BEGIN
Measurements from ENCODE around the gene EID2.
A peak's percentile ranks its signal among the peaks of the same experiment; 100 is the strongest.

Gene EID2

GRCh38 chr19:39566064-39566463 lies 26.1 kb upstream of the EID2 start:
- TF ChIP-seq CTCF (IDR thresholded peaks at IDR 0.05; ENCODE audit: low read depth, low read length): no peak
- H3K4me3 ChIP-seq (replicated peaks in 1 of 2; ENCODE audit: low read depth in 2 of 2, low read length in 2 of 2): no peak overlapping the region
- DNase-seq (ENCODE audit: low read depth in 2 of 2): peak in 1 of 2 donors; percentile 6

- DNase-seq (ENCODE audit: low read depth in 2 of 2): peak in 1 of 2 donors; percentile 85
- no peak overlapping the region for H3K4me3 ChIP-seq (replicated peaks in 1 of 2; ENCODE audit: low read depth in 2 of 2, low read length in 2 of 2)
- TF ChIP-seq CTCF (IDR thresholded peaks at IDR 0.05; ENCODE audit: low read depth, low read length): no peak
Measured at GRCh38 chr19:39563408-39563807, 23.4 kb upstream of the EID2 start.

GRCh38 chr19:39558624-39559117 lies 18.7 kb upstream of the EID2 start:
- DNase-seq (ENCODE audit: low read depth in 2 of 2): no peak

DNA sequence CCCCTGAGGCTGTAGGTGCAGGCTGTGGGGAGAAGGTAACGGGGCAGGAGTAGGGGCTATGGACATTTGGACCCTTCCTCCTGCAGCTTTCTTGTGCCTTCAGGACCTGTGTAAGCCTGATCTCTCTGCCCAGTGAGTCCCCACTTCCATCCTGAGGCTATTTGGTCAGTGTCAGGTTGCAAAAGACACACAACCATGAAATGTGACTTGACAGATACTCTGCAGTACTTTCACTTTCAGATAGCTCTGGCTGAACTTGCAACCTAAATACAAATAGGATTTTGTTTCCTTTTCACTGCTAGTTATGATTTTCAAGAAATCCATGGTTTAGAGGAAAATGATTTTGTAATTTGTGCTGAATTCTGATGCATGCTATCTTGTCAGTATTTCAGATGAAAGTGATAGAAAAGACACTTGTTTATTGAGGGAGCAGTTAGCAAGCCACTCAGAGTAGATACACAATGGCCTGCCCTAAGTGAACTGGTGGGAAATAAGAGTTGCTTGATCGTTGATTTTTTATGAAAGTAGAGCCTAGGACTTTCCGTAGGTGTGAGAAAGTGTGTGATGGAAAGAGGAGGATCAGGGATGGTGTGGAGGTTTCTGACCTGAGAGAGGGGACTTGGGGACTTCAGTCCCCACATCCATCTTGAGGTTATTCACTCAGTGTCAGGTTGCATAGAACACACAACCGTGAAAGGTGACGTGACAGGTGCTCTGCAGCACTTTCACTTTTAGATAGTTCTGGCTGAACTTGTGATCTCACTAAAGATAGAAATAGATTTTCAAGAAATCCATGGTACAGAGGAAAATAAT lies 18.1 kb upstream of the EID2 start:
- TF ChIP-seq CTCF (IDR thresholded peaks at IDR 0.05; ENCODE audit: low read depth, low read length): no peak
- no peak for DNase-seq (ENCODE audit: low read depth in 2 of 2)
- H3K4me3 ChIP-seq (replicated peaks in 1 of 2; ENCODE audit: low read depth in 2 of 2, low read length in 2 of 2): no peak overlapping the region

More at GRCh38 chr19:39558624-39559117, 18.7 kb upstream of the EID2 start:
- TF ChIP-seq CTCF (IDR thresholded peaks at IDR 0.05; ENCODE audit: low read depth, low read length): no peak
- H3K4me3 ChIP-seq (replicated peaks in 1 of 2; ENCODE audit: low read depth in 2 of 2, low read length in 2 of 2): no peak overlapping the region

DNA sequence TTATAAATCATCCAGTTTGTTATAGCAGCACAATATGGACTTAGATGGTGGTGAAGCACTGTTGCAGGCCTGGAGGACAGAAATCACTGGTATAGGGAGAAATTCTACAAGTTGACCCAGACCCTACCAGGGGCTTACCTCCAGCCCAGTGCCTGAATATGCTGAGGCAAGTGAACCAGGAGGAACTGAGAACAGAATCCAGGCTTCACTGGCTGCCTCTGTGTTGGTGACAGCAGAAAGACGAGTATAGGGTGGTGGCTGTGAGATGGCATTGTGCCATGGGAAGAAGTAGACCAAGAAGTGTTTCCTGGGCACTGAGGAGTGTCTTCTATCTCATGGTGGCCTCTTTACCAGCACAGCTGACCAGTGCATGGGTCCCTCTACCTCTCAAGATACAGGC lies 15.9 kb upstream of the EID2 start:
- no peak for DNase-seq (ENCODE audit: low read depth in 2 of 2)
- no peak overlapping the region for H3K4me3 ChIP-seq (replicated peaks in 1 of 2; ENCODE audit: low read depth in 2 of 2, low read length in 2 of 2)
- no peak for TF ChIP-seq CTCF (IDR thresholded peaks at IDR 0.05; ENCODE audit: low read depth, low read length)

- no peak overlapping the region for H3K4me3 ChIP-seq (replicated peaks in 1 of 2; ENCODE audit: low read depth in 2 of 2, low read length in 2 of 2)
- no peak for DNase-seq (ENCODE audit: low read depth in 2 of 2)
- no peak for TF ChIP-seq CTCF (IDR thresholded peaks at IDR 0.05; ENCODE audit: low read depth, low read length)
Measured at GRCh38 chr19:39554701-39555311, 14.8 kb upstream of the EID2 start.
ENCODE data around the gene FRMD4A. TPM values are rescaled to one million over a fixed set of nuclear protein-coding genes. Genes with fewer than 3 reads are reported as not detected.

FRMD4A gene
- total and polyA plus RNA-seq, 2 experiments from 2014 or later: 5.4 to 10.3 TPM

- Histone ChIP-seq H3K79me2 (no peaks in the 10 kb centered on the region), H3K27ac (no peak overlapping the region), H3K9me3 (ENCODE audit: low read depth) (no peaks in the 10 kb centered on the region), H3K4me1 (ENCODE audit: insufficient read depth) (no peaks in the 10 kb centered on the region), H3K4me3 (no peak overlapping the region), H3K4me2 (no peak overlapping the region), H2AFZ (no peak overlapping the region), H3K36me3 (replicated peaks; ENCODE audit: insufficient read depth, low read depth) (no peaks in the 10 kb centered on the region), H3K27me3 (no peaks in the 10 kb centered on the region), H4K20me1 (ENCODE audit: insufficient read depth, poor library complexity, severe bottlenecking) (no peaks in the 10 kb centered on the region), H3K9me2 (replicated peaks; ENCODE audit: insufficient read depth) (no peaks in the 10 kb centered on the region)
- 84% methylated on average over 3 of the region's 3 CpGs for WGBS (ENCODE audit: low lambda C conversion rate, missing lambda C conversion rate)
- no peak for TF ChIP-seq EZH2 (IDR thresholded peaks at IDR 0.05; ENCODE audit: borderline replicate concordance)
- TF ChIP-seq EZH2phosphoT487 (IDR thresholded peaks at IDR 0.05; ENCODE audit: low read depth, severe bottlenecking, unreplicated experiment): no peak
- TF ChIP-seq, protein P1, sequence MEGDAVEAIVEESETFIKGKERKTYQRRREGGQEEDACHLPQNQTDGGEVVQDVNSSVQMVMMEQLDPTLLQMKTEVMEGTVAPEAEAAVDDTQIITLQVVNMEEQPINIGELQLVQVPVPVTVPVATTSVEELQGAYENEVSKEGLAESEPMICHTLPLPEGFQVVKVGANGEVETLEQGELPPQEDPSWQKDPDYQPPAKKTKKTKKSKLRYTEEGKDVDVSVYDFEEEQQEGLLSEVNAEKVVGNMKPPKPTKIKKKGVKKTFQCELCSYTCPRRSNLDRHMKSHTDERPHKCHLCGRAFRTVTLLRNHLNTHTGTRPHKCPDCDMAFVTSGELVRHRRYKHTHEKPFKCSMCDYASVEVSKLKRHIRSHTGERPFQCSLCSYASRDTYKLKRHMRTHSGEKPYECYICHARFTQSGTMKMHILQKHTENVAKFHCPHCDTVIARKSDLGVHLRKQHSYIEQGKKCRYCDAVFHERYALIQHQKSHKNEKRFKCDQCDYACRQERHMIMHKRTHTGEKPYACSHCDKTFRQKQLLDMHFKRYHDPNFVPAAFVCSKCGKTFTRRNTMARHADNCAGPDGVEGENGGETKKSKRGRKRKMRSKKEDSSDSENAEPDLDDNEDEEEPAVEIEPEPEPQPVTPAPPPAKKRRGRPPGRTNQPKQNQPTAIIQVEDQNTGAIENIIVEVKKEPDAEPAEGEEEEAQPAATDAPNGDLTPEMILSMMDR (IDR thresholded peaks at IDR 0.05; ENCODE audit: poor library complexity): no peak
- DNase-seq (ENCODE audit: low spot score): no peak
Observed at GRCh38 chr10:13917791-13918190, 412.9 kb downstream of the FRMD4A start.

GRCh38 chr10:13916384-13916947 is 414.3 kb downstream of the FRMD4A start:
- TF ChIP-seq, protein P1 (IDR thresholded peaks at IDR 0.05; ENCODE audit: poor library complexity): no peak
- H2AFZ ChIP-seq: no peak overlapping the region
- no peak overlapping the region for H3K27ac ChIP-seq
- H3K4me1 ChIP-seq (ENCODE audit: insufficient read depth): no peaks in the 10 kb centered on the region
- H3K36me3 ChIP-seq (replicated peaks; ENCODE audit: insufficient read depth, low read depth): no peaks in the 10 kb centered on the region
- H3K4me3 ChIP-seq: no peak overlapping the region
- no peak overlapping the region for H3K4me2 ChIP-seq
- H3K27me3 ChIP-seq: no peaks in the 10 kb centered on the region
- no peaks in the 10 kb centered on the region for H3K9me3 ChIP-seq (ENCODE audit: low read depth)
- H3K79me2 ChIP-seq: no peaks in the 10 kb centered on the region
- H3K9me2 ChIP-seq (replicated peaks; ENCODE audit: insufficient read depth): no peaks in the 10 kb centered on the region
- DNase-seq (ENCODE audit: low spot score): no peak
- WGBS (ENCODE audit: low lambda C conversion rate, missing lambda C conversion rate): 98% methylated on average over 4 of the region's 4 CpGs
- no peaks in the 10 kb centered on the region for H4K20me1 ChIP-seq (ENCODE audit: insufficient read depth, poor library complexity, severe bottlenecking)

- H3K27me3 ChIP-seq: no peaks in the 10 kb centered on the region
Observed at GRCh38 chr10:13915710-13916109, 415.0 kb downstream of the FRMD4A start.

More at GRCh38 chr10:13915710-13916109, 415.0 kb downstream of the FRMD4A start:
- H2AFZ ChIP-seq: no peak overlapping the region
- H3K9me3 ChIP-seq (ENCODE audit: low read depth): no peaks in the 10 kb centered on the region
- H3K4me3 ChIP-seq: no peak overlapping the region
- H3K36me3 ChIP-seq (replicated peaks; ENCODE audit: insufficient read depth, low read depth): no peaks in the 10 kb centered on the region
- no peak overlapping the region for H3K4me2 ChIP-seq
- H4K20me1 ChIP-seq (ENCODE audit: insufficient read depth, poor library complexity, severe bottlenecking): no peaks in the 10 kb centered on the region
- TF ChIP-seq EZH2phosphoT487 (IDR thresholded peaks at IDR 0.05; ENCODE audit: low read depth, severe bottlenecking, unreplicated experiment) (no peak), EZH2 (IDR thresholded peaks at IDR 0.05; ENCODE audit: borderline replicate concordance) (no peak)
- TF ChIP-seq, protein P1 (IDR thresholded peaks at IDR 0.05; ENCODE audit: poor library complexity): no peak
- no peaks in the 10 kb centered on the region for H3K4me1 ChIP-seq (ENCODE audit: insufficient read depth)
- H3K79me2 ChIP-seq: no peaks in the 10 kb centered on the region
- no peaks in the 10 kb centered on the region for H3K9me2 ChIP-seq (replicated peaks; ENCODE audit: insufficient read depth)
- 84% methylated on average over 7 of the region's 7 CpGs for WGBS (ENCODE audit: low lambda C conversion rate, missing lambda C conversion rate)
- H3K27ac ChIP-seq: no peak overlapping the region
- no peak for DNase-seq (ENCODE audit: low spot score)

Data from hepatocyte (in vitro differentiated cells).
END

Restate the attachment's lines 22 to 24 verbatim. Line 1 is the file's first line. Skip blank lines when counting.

- no peak for DNase-seq (ENCODE audit: low read depth in 2 of 2)
- no peak overlapping the region for H3K4me3 ChIP-seq (replicated peaks in 1 of 2; ENCODE audit: low read depth in 2 of 2, low read length in 2 of 2)
- no peak for TF ChIP-seq CTCF (IDR thresholded peaks at IDR 0.05; ENCODE audit: low read depth, low read length)